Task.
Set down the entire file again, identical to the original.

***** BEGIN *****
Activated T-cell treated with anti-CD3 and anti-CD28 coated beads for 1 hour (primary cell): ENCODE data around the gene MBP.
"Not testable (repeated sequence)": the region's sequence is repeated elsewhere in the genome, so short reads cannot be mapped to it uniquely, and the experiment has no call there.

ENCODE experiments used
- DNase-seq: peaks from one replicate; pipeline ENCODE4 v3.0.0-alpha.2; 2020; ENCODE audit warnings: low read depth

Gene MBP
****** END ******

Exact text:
Activated T-cell treated with anti-CD3 and anti-CD28 coated beads for 1 hour (primary cell): ENCODE data around the gene MBP.
"Not testable (repeated sequence)": the region's sequence is repeated elsewhere in the genome, so short reads cannot be mapped to it uniquely, and the experiment has no call there.

ENCODE experiments used
- DNase-seq: peaks from one replicate; pipeline ENCODE4 v3.0.0-alpha.2; 2020; ENCODE audit warnings: low read depth

Gene MBP